The Fractional Interest Bankruptcy Foreclosure Scam
To understand a fractional interest bankruptcy foreclosure scam, you must know what fractional interest is. Fractional interest in real estate property often occurs through probate actions. For example, say parents leave their house to two children, John and Michael. As long as they do not predecease the parents, the sons inherit the property. If John or Michael predeceases the parent, then their half of the property goes to their children. Suppose John predeceases the remaining parent, and so his half of the property goes to his four children. Upon the parent's death, the property ownership comprises half which goes to Michael and the other half divided by four of John's children, each of whom inherits one-eighth of the property. These property divisions are fractional interests.
The Executive Office for the United States Trustees released a report explaining how the fractional interest transfer scam worked. Scam artists promise foreclosure delay and re-financing to fractional interest property owners. They transfer property either with or without the knowledge of the original property owner. Even though the property owner may know about the first transfer to the scam artist, he or she does not know about the second property transfer. Say, using the earlier example that one of John's children is living in the inherited house and doesn't want to lose his property ownership. He consequently falls for the con artist’s advertisement. The scam perpetrator transfers his 12.5 percent property ownership to a real or fictional entity and files bankruptcy. In one scam, the perpetrators used the names of homeless persons on bankruptcy petitions.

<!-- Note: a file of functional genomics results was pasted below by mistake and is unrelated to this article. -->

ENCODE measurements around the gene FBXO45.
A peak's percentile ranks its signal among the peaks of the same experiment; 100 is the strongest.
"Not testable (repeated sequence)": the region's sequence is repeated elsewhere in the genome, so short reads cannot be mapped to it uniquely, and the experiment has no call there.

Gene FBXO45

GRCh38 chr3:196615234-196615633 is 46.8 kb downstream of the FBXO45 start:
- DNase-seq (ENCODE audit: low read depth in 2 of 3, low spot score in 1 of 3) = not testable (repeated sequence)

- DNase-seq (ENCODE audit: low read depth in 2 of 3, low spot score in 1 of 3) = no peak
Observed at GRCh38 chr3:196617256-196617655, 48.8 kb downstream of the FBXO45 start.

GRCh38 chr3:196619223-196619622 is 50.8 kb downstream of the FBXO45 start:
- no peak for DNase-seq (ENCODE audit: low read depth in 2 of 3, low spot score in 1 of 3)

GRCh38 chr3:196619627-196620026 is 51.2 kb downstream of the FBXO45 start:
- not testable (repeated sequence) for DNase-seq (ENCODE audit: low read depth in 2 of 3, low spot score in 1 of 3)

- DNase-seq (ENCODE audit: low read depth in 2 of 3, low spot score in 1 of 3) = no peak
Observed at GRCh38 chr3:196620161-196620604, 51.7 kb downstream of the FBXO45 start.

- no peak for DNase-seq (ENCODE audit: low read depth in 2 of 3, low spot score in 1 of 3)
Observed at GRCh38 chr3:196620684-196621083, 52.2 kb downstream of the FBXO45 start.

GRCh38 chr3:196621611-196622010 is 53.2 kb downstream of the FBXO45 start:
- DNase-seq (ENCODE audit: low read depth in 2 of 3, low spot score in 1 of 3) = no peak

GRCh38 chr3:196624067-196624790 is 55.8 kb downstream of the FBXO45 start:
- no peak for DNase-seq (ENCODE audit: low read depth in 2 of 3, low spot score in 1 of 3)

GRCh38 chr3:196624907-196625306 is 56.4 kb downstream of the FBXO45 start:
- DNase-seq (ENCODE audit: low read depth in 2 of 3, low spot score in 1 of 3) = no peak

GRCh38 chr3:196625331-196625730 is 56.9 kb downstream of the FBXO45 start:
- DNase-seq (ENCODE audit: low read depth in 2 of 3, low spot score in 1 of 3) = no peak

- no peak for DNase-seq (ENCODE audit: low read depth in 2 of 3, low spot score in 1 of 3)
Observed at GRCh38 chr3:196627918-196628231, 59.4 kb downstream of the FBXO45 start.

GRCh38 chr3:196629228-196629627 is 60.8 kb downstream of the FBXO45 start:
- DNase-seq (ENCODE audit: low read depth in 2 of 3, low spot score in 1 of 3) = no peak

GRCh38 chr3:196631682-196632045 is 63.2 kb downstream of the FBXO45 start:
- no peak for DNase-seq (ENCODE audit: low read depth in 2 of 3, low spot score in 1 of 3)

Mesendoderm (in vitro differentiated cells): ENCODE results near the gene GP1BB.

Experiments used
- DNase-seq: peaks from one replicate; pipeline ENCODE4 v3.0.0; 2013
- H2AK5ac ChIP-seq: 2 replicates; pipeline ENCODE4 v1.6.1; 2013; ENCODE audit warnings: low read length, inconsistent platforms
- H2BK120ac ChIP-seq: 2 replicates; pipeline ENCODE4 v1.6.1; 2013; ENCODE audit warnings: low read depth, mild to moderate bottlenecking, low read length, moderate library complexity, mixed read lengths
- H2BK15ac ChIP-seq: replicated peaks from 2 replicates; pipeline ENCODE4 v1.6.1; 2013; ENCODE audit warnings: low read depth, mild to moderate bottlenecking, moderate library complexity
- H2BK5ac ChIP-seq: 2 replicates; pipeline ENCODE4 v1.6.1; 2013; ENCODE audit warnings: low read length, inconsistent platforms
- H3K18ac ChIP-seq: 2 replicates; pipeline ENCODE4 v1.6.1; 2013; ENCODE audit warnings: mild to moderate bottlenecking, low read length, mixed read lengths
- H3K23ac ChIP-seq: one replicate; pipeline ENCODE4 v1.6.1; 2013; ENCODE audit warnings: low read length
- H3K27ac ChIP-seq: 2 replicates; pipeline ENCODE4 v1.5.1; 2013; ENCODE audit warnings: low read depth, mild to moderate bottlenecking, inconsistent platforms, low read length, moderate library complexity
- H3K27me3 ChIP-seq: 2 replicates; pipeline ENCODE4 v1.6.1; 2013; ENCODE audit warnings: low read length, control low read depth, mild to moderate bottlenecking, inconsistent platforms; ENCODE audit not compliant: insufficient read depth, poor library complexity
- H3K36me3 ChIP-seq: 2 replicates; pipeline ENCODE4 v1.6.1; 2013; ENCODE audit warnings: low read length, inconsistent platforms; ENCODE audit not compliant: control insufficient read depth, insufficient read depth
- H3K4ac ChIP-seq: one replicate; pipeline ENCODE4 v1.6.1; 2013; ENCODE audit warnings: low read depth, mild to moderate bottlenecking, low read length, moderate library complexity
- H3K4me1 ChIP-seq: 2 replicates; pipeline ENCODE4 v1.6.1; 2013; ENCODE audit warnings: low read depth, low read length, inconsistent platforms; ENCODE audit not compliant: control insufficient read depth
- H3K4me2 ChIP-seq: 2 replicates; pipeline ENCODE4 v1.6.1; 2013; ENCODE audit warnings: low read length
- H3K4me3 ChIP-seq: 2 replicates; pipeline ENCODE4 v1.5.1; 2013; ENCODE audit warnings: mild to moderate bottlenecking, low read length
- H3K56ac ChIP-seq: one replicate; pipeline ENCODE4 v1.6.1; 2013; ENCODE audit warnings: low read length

The transfer temporarily stops the original owner's creditor from foreclosing on the property because the property is under the protection of an automatic stay. The scam artist does not even tell the owner about the bankruptcy, just that the foreclosure is over and then collects his fee of several hundred dollars for the service. However, once the bankruptcy ends, the creditor resumes foreclosure actions.
If you face foreclosure, do not fall prey to scams. Consult an experienced bankruptcy attorney for legal help.